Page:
by Sumiko Iwao
The original appeared on page 12 of Japan Update, April 1993 (Number 19)
Author and reader in Japan are like partners in ballroom dancing. In America the author is a solo dancer, while the readers are the audience.
Free Press, a division of MacMillan of New York, published my book The Japanese Woman: Traditional Image and Changing Reality in November 1992: I long had keenly felt that Americans had stereotyped images of Japan and Japanese women that were considerably skewed, and so had undertaken to publish in the U.S. this book, which analyzes Japanese society through its women.
People have told me they found the book highly readable. However, the process I went through to make it readable was a painstaking experience in communicating to a culture different from my native one. I had had quite a bit of experience in presenting papers in Europe and America. But this was the first time I had put out my own book through a major American publishing company. Instead of writing in Japanese and then translating, I decided to write in English, because I had heard that translations of social science books written by Japanese for Japanese, without thorough editing for an American audience, are not very well received. At this stage, however, what was in my mind was merely the vague notion that a translation somehow wouldn't do. I had no inkling of the problems involved.
Many American friends who had heard I was preparing to publish a book in English asked me whether I was thinking in English when writing the book. However, it took considerable time before I learned that writing for an American audience is not just a matter of thinking and writing in English. It took two years to complete the book, and the work was far more laborious than I had imagined at first. At the same time, it was a precious opportunity to learn through experience the difference between publishing in Japan and in America.
In the first place, the significance placed upon publishing a book is different between Japan and the U.S. In the U.S., publishing a book is regarded as a far more serious affair. For one, the name of the publishing company is extremely important. When I chose Free Press, it was purely by accident and I did not know what kind of reputation it had. Fortunately, it turned out that Free Press was a publisher with a good track record and a high reputation. While I was still writing, some Americans, who could not tell how good a book it would be, regarded me with respect when they merely heard the name of the publisher. "Splendid!" they said. More than once I basked in reflected reputation. In Japan, one would not have such an experience no matter how great the reputation of the publisher. One of the reasons for this is the that there is a big difference between Japan and the U.S. with regard to the relationships between the author, editor and publisher. However, before I reached this understanding, I merely thought the American academic community places tremendous importance on publishing, as indicated in the saying, "publish or perish."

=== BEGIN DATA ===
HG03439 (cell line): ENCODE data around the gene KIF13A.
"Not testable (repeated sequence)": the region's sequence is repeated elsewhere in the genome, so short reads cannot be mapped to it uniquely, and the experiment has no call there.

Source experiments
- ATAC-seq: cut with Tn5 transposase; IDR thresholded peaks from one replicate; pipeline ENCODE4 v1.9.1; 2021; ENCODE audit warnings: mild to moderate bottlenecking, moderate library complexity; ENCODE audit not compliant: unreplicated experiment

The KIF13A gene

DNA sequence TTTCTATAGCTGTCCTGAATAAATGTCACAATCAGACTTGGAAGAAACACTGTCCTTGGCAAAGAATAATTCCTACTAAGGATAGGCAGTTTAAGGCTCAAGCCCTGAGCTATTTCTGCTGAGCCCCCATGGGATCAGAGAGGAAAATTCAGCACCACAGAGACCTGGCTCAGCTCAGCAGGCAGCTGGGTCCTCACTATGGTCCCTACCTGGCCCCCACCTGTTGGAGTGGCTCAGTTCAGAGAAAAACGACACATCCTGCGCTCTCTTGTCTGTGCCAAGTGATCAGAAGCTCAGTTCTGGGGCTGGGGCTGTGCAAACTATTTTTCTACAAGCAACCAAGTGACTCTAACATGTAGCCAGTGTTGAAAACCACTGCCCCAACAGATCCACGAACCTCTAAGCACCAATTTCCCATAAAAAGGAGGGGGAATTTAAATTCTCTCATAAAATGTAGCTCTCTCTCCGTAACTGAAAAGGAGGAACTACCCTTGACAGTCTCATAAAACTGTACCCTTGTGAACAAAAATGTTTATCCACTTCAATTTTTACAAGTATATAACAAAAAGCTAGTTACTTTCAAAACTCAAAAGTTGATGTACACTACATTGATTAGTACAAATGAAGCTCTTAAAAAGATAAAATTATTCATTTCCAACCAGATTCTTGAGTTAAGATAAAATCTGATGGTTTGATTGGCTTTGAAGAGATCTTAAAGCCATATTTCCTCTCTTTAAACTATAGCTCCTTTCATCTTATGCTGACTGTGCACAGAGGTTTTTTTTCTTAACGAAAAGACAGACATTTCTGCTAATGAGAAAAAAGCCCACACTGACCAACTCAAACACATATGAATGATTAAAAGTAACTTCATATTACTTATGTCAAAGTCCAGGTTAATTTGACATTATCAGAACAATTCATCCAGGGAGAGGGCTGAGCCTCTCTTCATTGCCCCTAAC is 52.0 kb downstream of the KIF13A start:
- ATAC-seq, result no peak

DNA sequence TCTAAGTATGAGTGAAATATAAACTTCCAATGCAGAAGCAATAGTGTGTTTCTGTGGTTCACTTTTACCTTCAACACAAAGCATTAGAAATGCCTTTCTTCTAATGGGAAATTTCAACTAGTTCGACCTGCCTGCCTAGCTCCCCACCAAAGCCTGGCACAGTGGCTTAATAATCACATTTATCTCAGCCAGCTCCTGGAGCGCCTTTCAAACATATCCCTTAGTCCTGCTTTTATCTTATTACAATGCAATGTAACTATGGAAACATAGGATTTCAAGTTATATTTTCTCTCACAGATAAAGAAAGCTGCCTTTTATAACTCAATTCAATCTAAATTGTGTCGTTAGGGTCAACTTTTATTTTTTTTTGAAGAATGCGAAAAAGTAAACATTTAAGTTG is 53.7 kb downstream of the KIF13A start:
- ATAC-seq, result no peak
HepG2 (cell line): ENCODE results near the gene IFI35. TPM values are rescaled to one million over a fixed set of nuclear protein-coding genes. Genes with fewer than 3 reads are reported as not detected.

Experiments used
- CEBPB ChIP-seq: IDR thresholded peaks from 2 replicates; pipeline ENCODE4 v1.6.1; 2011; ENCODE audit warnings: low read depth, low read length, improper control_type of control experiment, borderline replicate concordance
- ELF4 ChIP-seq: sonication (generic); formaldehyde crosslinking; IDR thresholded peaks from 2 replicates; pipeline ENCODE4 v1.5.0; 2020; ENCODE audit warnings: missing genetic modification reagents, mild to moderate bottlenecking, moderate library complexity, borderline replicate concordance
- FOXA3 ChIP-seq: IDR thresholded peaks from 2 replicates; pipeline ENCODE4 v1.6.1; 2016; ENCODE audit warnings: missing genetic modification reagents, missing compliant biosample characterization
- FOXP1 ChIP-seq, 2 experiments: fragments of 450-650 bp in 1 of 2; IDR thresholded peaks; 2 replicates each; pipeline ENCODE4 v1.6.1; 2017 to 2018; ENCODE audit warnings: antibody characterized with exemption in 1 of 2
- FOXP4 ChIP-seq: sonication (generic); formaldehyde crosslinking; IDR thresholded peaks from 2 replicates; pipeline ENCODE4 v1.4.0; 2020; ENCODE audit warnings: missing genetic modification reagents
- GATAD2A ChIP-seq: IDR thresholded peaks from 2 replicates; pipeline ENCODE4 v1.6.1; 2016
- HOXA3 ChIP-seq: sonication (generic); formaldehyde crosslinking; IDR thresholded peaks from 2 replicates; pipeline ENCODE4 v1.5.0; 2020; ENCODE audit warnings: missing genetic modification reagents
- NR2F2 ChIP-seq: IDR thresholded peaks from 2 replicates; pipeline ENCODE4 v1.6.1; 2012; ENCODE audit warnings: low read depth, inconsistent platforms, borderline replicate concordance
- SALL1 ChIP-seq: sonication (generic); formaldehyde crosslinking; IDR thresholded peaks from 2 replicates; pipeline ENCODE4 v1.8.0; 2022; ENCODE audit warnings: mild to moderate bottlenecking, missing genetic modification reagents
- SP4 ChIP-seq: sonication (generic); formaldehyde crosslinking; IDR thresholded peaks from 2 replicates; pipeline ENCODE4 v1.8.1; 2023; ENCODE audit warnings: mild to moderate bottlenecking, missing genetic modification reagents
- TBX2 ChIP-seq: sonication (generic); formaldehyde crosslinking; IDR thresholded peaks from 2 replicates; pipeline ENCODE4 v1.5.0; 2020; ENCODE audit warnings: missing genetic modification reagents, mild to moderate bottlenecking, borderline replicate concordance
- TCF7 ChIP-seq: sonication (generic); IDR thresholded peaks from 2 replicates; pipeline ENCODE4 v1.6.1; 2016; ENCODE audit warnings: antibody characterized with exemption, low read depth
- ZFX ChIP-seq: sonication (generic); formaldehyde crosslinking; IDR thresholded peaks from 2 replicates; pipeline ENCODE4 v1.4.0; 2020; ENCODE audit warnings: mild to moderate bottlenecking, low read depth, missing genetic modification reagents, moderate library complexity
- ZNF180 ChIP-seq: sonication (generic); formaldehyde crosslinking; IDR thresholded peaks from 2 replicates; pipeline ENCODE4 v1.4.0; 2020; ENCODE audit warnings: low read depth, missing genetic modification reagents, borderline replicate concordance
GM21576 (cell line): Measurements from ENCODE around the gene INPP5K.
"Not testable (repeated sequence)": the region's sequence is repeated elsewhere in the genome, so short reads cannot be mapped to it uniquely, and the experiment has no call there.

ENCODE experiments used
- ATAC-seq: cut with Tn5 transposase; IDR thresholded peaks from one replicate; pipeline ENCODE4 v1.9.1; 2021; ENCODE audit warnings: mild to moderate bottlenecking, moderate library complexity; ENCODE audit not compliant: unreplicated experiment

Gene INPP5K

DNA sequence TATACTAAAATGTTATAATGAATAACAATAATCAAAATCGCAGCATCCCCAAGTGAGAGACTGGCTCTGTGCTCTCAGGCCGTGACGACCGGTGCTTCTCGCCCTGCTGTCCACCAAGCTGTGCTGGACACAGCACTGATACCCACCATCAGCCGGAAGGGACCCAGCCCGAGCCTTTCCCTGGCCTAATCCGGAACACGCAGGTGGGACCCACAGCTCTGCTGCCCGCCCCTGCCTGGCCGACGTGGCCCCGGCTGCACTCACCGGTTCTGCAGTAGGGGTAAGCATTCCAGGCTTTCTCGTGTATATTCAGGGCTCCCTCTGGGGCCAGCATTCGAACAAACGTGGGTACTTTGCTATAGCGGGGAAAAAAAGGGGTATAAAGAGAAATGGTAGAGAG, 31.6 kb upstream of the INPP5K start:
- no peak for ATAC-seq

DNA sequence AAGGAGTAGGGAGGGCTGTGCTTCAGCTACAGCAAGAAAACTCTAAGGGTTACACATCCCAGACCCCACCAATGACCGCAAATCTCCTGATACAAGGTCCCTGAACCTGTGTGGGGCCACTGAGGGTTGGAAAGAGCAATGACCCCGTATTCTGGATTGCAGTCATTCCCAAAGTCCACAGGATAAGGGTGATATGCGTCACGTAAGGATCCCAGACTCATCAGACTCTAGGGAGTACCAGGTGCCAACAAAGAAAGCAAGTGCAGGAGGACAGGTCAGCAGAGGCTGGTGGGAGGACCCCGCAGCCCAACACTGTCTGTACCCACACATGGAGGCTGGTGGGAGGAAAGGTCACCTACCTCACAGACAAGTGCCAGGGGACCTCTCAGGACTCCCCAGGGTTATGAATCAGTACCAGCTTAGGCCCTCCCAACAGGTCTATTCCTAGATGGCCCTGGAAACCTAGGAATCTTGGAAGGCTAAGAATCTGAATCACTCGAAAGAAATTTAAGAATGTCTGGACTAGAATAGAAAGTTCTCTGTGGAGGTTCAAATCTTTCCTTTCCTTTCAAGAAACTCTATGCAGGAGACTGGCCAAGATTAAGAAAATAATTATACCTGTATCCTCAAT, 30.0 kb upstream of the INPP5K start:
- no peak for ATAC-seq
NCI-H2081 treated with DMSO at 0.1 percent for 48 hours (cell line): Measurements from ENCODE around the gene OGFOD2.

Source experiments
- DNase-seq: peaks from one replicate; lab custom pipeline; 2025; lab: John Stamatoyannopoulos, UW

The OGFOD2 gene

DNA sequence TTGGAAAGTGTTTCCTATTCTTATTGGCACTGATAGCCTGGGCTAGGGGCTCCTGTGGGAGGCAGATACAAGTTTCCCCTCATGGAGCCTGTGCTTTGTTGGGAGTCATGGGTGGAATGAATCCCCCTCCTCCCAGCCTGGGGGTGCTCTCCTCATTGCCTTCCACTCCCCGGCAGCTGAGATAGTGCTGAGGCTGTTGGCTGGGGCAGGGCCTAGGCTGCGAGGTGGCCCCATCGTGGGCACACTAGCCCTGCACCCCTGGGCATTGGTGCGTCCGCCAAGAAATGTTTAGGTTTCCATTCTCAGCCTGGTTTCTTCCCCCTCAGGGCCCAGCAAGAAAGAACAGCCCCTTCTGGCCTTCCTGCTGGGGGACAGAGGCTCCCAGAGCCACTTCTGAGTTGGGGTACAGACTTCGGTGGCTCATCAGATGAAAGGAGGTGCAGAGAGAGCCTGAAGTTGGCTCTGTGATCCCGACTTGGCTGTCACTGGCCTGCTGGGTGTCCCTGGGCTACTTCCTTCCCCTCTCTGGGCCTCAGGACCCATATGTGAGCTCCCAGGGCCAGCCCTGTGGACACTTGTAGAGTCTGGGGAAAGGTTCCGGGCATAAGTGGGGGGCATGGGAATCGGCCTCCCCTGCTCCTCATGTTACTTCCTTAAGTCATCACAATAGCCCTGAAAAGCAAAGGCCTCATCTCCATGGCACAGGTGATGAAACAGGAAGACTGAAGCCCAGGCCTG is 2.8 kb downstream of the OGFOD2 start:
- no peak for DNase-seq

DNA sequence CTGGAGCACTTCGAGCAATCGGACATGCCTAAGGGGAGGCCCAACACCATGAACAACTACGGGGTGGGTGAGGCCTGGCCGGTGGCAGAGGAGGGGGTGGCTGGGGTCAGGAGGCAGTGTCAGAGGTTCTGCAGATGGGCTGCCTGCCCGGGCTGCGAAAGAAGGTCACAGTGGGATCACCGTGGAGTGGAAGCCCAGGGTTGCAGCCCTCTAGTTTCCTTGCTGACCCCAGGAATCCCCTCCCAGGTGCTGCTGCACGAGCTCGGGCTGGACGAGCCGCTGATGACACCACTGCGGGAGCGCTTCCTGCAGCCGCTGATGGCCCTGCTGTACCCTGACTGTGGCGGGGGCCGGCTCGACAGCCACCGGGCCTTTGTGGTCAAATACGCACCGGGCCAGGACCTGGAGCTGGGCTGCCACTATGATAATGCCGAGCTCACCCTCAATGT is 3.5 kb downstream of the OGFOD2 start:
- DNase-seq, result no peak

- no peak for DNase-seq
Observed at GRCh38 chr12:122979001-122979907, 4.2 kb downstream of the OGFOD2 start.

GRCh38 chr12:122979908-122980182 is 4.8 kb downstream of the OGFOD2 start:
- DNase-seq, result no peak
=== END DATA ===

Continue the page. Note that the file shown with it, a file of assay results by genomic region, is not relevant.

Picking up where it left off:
The differences in publishing are very numerous between Japan and the U.S. The points that made me realize the differences most strongly were the manner of involvement of the editor, and the way of writing a book. In Japan, whether the writer is commissioned or proposes a book to the publisher, the procedure is as follows. The author, in consultation with the editor, decides the general outline of the contents in accordance with the proposed chapters and with the target audience in mind. Then agreement is reached on technical matters, such as points of style and the deadline for submitting the manuscript. After this, all the author needs to do is write. On occasion, the editor might inquire about the progress the author is making. On the whole, however, the author is left alone until the writing is finished, because it is assumed the work is proceeding according to plan. After reading the completed manuscript, the editor might request a few revisions, but it never happens that the manuscript goes back and forth many times between the author and the editor. The editor puts the manuscript in order, puts on the headings and sends it to the printer. There is nothing for the author to do until the galley proof comes out. This is the normal procedure in Japan.